Last week, on February 16, 2017, the United States District Court for the District of Massachusetts dismissed Katherine McKee’s claims against Bill Cosby in McKee v. Cosby.
McKee was among the women who alleged that Cosby had sexually assaulted her. In her lawsuit against Cosby, McKee claimed that after she shared her story in an interview with the New York Daily News newspaper (the “Daily News”), Cosby’s attorney wrote a retraction demand letter to the Daily News which contained a series of statements that questioned Ms. McKee’s credibility. In turn, the Daily News published a description of the letter, as did the Hollywood Reporter, to which the letter had allegedly been leaked. Based on the statements contained in Cosby’s counsel’s letter, McKee Hill asserted claims for defamation.
Analyzing each of the twenty-four (24) allegedly defamatory statements in great detail, the court found that none of the statements were actionable as a matter of law.
Underscoring the court’s dismissal were several legal First Amendment principles.
First, under the First Amendment, opinions typically cannot give rise to liability because they are not capable of being proved true or false.
Second, even if an opinion could somehow be subject to objective verification, a statement is not actionable as defamation where the speaker communicates the non-defamatory facts on which the opinion is based. “[W]hen an author outlines the facts available to him, thus making it clear that the challenged statements represent his own interpretation of those facts and leaving the reader to draw his own conclusions, those statements are generally protected by the First Amendment.” Partington v. Bugliosi, 56 F.3d 1147, 1156-57 (9th Cir. 1995) (describing other jurisdictions’ agreement on this principle). Indeed, “[a]n expression of opinion based on disclosed … nondefamatory facts is not itself sufficient for an action of defamation, no matter how unjustified or unreasonable the opinion may be or how derogatory it is.” Piccone v. Bartels, 785 F.3d 766, 774 (1st Cir. 2015) (quotation omitted).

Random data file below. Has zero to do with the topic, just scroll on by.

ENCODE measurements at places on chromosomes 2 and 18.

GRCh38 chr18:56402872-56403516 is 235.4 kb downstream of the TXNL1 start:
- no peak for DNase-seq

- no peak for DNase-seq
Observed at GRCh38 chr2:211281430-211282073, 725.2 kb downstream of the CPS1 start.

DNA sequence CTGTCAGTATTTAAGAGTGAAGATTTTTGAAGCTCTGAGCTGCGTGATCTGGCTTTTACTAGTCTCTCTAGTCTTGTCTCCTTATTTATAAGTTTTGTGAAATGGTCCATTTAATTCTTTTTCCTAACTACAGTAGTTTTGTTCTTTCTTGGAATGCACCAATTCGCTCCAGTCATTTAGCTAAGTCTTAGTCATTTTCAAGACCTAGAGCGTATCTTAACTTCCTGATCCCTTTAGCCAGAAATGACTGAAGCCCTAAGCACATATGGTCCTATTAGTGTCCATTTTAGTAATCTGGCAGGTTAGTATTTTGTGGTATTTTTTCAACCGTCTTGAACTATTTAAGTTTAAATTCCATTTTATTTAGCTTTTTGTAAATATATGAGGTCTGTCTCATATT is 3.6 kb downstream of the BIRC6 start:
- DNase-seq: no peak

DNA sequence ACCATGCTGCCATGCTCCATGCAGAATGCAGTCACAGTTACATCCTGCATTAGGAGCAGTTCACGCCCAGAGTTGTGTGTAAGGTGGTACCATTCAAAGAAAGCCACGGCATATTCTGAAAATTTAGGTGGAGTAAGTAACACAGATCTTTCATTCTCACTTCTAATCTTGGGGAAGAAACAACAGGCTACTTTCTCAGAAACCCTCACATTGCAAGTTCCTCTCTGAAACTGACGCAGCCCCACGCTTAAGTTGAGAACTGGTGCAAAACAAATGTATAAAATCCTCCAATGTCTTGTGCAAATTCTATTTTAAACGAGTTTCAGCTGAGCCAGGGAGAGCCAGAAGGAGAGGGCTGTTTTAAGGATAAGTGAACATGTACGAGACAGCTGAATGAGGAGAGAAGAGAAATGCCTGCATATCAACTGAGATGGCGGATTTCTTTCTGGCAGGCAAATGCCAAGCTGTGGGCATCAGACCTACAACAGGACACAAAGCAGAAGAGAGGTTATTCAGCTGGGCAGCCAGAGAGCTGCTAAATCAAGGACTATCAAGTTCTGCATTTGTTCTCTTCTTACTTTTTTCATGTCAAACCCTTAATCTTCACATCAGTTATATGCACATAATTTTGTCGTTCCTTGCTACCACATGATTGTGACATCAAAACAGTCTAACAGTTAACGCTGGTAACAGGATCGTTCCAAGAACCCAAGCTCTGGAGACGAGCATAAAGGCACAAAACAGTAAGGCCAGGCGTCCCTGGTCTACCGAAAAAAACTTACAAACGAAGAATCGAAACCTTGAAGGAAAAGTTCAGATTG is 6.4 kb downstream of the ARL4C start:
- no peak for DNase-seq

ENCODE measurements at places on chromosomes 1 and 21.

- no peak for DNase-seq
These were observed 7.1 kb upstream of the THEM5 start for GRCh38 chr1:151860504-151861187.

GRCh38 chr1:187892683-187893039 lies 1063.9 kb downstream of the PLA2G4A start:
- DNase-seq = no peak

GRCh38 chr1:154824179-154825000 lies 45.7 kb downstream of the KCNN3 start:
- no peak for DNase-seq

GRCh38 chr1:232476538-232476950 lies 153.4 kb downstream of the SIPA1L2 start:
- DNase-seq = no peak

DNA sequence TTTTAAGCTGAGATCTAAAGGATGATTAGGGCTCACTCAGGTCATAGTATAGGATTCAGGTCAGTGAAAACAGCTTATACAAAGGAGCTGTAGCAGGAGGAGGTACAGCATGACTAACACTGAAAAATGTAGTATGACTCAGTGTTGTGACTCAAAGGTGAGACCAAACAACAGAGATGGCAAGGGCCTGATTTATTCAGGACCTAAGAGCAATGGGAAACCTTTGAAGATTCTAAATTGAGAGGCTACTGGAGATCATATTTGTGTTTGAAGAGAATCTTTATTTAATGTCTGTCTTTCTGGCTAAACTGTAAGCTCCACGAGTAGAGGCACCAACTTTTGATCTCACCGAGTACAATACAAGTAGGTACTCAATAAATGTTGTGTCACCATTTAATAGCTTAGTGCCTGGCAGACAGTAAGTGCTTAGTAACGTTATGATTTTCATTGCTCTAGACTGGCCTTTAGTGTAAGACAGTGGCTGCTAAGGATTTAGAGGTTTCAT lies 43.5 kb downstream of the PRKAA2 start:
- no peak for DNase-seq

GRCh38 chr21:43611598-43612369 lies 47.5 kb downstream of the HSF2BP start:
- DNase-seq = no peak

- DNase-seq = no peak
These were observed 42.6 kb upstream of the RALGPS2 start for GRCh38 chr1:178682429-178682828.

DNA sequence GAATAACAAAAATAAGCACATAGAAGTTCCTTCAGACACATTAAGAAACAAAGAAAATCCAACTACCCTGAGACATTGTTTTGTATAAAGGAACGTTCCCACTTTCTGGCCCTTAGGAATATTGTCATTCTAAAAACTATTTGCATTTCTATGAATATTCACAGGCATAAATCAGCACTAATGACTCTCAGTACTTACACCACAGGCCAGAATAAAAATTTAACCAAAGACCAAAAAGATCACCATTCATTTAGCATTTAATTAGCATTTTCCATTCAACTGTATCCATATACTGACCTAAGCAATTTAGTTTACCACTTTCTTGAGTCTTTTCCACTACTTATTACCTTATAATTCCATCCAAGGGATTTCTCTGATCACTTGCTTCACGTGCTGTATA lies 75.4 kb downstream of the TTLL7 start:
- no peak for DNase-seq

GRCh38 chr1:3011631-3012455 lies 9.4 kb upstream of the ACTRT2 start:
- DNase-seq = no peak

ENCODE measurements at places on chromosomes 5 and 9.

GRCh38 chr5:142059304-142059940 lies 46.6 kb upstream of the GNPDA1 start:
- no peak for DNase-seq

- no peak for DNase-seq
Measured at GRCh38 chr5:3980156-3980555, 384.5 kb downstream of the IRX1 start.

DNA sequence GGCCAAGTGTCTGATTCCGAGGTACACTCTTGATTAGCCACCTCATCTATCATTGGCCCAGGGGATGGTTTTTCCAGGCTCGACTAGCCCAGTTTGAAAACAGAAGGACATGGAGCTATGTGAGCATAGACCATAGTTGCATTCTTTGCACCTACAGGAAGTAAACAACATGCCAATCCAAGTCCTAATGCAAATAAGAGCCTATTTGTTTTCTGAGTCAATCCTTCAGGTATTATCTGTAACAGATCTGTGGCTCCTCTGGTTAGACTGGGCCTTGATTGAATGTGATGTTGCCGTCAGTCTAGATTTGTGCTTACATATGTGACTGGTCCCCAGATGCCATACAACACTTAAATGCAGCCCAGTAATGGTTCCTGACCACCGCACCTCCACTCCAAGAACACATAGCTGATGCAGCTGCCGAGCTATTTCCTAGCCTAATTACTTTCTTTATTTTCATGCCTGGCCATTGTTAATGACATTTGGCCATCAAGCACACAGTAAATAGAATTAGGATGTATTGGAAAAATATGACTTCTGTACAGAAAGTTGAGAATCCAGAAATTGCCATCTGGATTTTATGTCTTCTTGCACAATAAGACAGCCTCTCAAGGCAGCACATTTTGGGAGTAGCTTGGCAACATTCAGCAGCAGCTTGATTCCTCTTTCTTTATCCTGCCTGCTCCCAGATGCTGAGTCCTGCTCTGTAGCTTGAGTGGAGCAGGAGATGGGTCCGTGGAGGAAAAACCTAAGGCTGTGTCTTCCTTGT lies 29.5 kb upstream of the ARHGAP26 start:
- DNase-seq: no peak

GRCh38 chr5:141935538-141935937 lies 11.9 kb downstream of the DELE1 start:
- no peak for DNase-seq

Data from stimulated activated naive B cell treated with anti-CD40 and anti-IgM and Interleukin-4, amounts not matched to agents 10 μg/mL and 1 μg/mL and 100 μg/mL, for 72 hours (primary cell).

For example, it would not be defamatory to call someone a “thief” where the speaker explained that the statement was based upon the unusually low price paid by the so-called thief for a house he recently purchased. The statement would clearly constitute a non-actionable opinion.
By way of another example of a non-actionable statement, this one explained by Justice Brennan: “A writes to B about neighbor C. ‘He moved in six months ago. He works downtown, and I have seen him during that time only twice, in his backyard around 5:30 seated in a deck chair with a portable radio … and with a drink in his hand. I think he must be an alcoholic.’” Milkovich v. Lorain Journal Co., 497 U.S. 1, 27 n.3 (1990) (Brennan, J., dissenting) (quoting Restatement (Second) of Torts § 566, cmt. c).
In light of these principles, the court held that Cosby’s attorney’s statements about Ms. McKee lacking credibility were non-actionable as a matter of law. First, Cosby’s lawyer’s statements about McKee’s credibility were not capable of being objectively verified or disproven. Second, in any event, the lawyer’s letter disclosed the non-defamatory facts underlying his conclusion, thus immunizing his statements from liability for defamation.
Finally, the court seemed concerned that a defendant has a First Amendment right to deny the allegations against him or her without fear of liability for defamation. Here, the court said: “Individuals publicly accused of misconduct cannot be held completely incapable of issuing any statement in response to the allegation, other than ‘no comment.’ … [A]n accused person cannot be foreclosed … from … the issuance of a simple and unequivocal denial – free from overall defamatory triggers[.] In the court’s view, such a situation would be inconsistent with basic First Amendment principles.”